- Rahul Gandhi "started the resignation spree in Congress": Rajnath Singh
- BJP committed to the sanctity of parliamentary democracy: Rajnath Singh
- 14 resignations have pushed Karnataka coalition government to the brink
As the BJP vehemently denies any role in the crisis in Karnataka, where the Congress-Janata Dal Secular coalition is fighting for survival after multiple resignations, Union Minister Rajnath Singh in parliament took a swipe at Rahul Gandhi sitting across the house.
"It is Rahul Gandhi who started the resignation spree in Congress, now one leader after another is quitting. What does the BJP have to do with this?" Rajnath Singh remarked in the Lok Sabha, and the camera panned to Rahul Gandhi and his mother Sonia Gandhi in discussion.
"Our party does not have a tradition of putting pressure or offering inducements to any other party's lawmaker or legislator. Because we are committed to the sanctity of parliamentary democracy," the Defence Minister said.
Rahul Gandhi's move to quit as Congress president over his party's second straight national election defeat has set off a rash of resignations in the organisation; several state Congress chiefs have quit. On Sunday, Mumbai Congress chief Milind Deora and Madhya Pradesh Congress leader Jyotiraditya Scindia quit their posts. Both lost the recent national election.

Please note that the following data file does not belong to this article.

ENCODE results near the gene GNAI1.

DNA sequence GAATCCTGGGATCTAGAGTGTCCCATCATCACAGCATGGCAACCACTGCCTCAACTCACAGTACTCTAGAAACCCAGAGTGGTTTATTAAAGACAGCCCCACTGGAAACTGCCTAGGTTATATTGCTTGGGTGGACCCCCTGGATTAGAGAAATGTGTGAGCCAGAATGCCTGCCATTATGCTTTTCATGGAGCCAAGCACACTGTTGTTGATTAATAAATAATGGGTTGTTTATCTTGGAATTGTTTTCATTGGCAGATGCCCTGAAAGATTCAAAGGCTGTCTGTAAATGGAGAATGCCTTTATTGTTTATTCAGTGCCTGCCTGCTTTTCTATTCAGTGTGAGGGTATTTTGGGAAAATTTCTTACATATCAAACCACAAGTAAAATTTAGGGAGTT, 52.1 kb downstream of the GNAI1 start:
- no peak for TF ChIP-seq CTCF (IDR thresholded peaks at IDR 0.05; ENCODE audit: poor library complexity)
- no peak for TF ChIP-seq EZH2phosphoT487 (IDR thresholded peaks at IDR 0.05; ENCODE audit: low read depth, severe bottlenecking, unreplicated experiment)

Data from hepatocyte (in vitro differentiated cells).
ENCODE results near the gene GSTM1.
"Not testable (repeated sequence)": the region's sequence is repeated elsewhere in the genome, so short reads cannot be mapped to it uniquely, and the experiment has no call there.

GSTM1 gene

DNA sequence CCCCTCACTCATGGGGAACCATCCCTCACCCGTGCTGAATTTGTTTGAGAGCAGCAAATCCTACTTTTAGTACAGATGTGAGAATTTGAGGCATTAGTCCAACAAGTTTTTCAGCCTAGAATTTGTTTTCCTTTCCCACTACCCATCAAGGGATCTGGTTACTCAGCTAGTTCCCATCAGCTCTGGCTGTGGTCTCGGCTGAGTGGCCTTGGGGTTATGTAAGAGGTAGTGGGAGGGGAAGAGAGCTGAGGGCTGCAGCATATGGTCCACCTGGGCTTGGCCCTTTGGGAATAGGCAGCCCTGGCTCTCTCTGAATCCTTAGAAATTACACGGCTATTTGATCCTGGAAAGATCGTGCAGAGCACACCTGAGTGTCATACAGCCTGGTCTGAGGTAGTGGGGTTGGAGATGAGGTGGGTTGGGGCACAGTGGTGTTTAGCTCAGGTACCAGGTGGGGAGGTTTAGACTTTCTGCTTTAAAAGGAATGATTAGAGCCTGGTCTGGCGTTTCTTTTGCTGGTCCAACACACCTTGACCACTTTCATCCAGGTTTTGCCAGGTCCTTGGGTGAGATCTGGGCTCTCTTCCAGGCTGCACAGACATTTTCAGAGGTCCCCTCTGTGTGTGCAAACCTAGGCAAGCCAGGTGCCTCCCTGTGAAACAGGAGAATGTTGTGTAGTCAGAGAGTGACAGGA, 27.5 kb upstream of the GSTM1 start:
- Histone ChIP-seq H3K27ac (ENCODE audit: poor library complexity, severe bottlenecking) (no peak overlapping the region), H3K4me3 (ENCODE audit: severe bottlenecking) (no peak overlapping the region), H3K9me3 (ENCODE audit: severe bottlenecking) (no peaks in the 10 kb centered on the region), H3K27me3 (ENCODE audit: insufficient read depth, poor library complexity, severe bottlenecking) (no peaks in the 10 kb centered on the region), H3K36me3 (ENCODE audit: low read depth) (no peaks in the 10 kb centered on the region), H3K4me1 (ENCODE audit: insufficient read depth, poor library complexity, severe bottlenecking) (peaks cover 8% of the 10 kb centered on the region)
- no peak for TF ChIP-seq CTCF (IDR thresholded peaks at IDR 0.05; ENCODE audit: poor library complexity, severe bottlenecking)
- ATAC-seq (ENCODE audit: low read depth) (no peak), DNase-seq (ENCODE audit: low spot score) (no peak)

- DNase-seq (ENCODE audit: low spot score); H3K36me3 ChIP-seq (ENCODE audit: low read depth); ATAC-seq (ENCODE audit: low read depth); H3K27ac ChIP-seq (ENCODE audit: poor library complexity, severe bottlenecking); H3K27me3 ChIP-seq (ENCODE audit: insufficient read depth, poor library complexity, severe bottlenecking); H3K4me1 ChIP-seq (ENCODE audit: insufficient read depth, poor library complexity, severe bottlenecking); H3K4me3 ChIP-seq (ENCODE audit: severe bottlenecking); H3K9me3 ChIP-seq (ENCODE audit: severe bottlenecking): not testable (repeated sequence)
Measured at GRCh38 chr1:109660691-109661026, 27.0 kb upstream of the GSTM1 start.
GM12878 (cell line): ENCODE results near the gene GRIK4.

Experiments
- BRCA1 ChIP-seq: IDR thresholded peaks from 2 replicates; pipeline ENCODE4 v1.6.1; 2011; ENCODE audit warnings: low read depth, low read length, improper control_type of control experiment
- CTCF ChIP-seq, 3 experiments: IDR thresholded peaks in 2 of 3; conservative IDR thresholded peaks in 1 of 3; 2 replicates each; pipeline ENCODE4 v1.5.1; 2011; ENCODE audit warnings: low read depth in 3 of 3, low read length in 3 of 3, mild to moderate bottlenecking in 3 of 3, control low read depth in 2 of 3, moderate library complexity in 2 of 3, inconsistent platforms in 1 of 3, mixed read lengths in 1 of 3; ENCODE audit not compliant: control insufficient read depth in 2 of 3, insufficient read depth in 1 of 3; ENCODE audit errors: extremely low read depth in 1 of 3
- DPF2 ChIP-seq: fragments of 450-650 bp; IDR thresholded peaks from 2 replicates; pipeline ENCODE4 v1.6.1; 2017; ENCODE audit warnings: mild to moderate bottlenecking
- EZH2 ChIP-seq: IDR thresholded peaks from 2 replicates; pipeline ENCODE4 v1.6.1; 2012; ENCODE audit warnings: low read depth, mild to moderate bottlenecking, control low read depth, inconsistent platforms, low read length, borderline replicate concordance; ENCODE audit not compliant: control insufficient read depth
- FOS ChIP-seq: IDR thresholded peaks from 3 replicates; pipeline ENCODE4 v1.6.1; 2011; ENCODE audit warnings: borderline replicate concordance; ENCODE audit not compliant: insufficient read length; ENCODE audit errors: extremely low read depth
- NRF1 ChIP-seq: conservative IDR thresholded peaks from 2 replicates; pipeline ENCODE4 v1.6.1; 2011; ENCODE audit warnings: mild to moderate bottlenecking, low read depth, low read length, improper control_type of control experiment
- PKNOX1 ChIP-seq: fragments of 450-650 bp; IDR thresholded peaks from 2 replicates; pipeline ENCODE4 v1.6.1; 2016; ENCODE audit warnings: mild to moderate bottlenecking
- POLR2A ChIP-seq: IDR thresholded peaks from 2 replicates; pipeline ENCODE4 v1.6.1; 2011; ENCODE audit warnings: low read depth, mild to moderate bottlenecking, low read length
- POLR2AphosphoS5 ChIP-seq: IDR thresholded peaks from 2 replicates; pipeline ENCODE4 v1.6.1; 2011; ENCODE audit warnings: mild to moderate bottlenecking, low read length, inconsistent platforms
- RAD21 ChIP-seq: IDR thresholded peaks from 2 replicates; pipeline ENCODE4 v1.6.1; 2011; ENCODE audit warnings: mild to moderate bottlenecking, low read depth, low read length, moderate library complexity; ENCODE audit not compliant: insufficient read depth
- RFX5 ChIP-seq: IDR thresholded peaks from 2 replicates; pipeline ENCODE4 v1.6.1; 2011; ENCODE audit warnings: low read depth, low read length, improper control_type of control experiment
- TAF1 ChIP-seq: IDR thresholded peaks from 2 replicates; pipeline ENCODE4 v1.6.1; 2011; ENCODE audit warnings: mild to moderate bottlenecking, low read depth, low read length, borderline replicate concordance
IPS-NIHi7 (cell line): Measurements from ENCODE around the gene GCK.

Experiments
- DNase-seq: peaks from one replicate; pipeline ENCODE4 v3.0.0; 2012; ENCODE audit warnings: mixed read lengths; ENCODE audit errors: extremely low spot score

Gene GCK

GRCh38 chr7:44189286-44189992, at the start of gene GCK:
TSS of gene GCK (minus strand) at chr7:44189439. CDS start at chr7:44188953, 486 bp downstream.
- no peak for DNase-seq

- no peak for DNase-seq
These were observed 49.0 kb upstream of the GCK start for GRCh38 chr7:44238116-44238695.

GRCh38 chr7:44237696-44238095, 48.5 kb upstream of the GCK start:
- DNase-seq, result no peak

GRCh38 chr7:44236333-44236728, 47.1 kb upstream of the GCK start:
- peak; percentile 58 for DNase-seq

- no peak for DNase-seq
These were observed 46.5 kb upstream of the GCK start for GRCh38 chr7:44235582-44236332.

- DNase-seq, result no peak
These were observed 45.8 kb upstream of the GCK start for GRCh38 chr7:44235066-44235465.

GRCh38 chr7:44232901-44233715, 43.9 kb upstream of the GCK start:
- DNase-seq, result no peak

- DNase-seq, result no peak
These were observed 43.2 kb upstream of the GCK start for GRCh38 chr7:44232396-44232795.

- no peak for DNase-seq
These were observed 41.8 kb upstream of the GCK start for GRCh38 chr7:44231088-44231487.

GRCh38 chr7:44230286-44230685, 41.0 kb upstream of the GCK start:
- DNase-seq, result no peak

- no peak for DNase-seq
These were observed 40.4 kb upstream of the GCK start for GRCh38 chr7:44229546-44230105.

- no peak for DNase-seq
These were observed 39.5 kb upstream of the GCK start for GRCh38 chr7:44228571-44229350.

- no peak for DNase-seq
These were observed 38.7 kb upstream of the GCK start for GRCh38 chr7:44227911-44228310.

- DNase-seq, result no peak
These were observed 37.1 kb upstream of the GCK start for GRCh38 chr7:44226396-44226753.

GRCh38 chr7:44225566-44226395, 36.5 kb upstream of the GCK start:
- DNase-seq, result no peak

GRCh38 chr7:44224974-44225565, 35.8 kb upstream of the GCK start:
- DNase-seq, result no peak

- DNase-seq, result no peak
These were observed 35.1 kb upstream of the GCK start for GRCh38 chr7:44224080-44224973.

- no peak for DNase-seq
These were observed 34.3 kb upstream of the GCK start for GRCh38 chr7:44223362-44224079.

With 14 resignations pushing the Karnataka coalition to the brink, the timing couldn't have been worse. The Congress accuses the BJP of trying to destabilise the coalition ever since it came to power in May last.
In parliament, Congress leader Adhir Ranjan Chowdhury said: "They say they believe in democracy. There is an attempt to break the Congress. A dal badlu (switching party) conspiracy. Our MLAs are poached to Mumbai, there is a planned, well-calculated design."
The ruling coalition in Karnataka plunged into crisis after 13 lawmakers from both partners resigned last week.
The resignation today of a minister, an independent lawmaker, who has pledged his support to the BJP, could be the proverbial straw.
With 14 exits, the ruling coalition drops to 104, which is two short of the effective majority mark after the resignations. The BJP, after winning the support of one more lawmaker, will have 106.
The Congress and JDS have accused the BJP of flying the rebel lawmakers to Mumbai and sequestering them at a five-star hotel in preparation for staking claim to power.
BJP Karnataka chief BS Yeddyurappa had said, "Let's wait and watch. Are we sanyasis (hermits)? After the resignation process is over and the speaker takes his decision, leaders of our party will discuss and decide."
Mr Yeddyurappa was chief minister for 48 hours before he was forced to step down after failing to gather enough numbers to form government in May last year.
The Congress and JDS of Chief Minister HD Kumaraswamy then came together to try and keep the BJP out of the government. Both parties have been trying to persuade the rebels who resigned on Saturday - eight from the Congress and three from the JDS.
The independent lawmaker who may have tipped the balance, Nagesh, has left for Mumbai, which has become the base of the rebels.
The BJP has said it should be invited to form a new government but it has denied the coalition's accusations of engineering the crisis. "This was an opportunistic alliance to prevent the BJP from coming to power. It has faced problems from Day 1. Don't blame the BJP for your own faults," said the party's Nalin Verma.
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